Fresh clean water is a must for healthy chickens. If you wouldn't drink it, it's not clean enough.
    I have found that the 2 gallon small pet watering bottle trough's work the best.
    Wood closet rods 1-1/2" works the best for their roosts, and I used a small sliding glass window with a push/pull rod for their entrance into their run.
    Makes it easier to close up on cold nights and to keep predators out.
    Keep up on the vermin control, because the loose food will make their population explode if not kept in check.
     
  16. chemist

    chemist Beaverton OR Well-Known Member

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    Rhode Island Reds do great in cold conditions, but they aren't the friendliest animals. If you want to keep birds as pets that will get along with new coop-mates, it's hard to beat the Barred Plymouth Rock. Barred Rocks are your basic standard backyard hen.

    The California Grey is a mix of Barred Rock and Leghorn, which is an incredible egg-producer and less nervous than the purebred Leghorn. But I don't know about their cold tolerance.

    As far as cocks go, the Reds and Barred Rocks are just the opposite of the hens' personalities - Barred Rock cocks are extremely aggressive, while the Rhodie cocks can be real sweethearts - amazingly so.

    All I have now is hens - Barred Rocks and Black Australorps at the moment. I don't want or need "combination birds" that can be used for meat and eggs, so next batch I'll skip the Ozzies and go with Barred Rocks and CA Greys. I keep them so long that their meat is like leather anyway, so why should I bother feeding a fatso like the Ozzies when the Greys give more and bigger eggs.

    NEVER wash the eggs, by the way.
     
  17. Izzy

    Izzy Oakridge Active Member

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  18. MikeE

    MikeE Portland Well-Known Member

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    We used to use this hatchery, good info:
    Murray McMurray Hatchery

    Ditto on the rats. My feeder had plenty of 22lr holes by the time we moved to town.
    Is there a way to grow your own feed and rely on forage? That's a question I've often thought about.
     
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  19. PBinWA

    PBinWA Clark County Well-Known Member

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    I don't think I need to feed my hens. On five acres they would do fine without any supplemental food. I still give them some scratch grains everyday - just to be nice. They do a great job on keeping the bugs down. My fruit trees crank out the best looking fruit since the chickens started hanging around.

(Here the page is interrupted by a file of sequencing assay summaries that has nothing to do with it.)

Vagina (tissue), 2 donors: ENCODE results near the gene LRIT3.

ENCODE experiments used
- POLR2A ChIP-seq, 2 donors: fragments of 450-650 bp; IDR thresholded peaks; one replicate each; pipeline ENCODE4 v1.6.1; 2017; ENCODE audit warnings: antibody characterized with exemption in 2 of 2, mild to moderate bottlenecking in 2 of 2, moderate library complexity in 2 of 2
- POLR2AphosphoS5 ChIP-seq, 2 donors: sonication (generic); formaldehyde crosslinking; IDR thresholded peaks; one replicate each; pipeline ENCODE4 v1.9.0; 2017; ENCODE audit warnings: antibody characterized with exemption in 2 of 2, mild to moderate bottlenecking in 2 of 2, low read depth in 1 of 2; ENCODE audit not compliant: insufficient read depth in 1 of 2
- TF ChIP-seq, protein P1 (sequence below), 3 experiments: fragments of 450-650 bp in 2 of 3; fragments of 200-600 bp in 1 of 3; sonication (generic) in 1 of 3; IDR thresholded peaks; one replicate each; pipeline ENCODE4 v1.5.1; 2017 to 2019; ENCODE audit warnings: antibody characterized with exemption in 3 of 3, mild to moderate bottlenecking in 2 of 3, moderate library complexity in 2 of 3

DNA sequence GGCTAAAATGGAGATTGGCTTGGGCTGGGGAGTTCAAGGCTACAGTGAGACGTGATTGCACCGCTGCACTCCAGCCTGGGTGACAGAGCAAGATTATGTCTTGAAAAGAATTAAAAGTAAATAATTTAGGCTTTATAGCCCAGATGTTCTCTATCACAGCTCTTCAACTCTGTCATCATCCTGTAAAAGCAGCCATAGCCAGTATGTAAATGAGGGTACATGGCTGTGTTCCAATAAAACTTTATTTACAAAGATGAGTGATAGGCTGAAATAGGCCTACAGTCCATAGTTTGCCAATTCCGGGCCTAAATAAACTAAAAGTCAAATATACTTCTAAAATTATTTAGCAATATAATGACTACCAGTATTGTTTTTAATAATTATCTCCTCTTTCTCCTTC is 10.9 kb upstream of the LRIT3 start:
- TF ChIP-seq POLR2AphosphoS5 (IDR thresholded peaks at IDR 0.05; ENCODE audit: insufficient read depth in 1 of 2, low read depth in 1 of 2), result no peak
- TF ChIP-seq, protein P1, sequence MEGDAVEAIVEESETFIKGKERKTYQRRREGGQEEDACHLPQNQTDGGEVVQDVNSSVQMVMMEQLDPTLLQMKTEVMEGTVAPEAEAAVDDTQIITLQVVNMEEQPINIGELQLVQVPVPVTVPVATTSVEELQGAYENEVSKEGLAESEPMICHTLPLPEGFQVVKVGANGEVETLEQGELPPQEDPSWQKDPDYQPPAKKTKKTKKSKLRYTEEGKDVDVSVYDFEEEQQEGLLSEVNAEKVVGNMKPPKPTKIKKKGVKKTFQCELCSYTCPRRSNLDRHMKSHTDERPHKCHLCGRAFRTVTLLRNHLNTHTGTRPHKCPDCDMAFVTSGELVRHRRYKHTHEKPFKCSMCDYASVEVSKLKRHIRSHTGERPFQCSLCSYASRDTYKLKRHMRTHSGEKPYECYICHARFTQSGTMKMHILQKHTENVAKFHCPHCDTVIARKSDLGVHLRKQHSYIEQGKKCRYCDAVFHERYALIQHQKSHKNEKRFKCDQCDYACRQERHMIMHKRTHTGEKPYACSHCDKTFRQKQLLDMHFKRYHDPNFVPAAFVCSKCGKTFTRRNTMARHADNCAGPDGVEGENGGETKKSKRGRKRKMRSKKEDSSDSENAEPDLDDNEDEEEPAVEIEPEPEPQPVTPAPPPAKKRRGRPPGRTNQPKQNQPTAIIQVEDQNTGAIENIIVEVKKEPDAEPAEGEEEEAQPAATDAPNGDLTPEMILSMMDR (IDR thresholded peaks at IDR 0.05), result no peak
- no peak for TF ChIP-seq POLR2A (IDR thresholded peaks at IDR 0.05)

I'm not so sure about the clean water thing either. Mine get water but keeping it clean is pretty hard. The damn birds turn everything into a dust bowl and then if they can they will poop in everything too. I don't bother with much extra cleaning. I just "manage" it and move it around. I cover the garden with all the crap in the fall and let it fertilize the soil over the winter and till it in in the spring.

    I had rats last summer but some strategically places bait stations took care of that problem.

    It's nice to have a variety of birds. They do have different personalities. Just get a couple of each and have some fun with them.
     
  20. jbett98

    jbett98 NW Oregon Bronze Supporter Bronze Supporter

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    I have the water trough elevated on some bricks. High enough so they can't deposit their waste into it.

    I also hang the feeder from a wire under the elevated coop. What they spill from it, they peck around and clean up each day, because I don't fill it more then two birds can eat in a day.

    They are nuts for grass cuttings. Every morning they get a handful from my lawn.

    The most fun you can with chickens is to rig up a couple of worm electrodes in your yard.

    All you need is a couple 12" lengths of stiff wire (coat hangers work well) bent into an "L" shape.

    Strip the hot "Black" wire from an old extension cord, leaving the male plug end intact.

    Strip off the insulation from the "black" wire, and wrap around the smaller leg of the bent rod, and cover with electrical tape. Then strip the same black wire 24" down from the 1st bent rod and tape that to the 2nd bent wire as well.
    White (neutral) wire is not needed.

    This gives you two electrodes wired in series to plunge into moist ground 24" apart from each other. For a larger area, use three rods and form a triangle.

    When plugged into a live outlet, electricity will go to ground and in a few minutes, you will see a whole bunch of worms of every size come wiggling out of the ground trying to get as far away as they can from the electrical currant.

    Unplug the extension cord and let the chickens out of their pen.

    Total mayhem ensues.

    If you have a slightly sadistic side, watch what happens when you plug it back in while the hens are busy eating the worms.

    Most are so greedy, they will run across the hot area doing an Irish jig just to grab a beak full.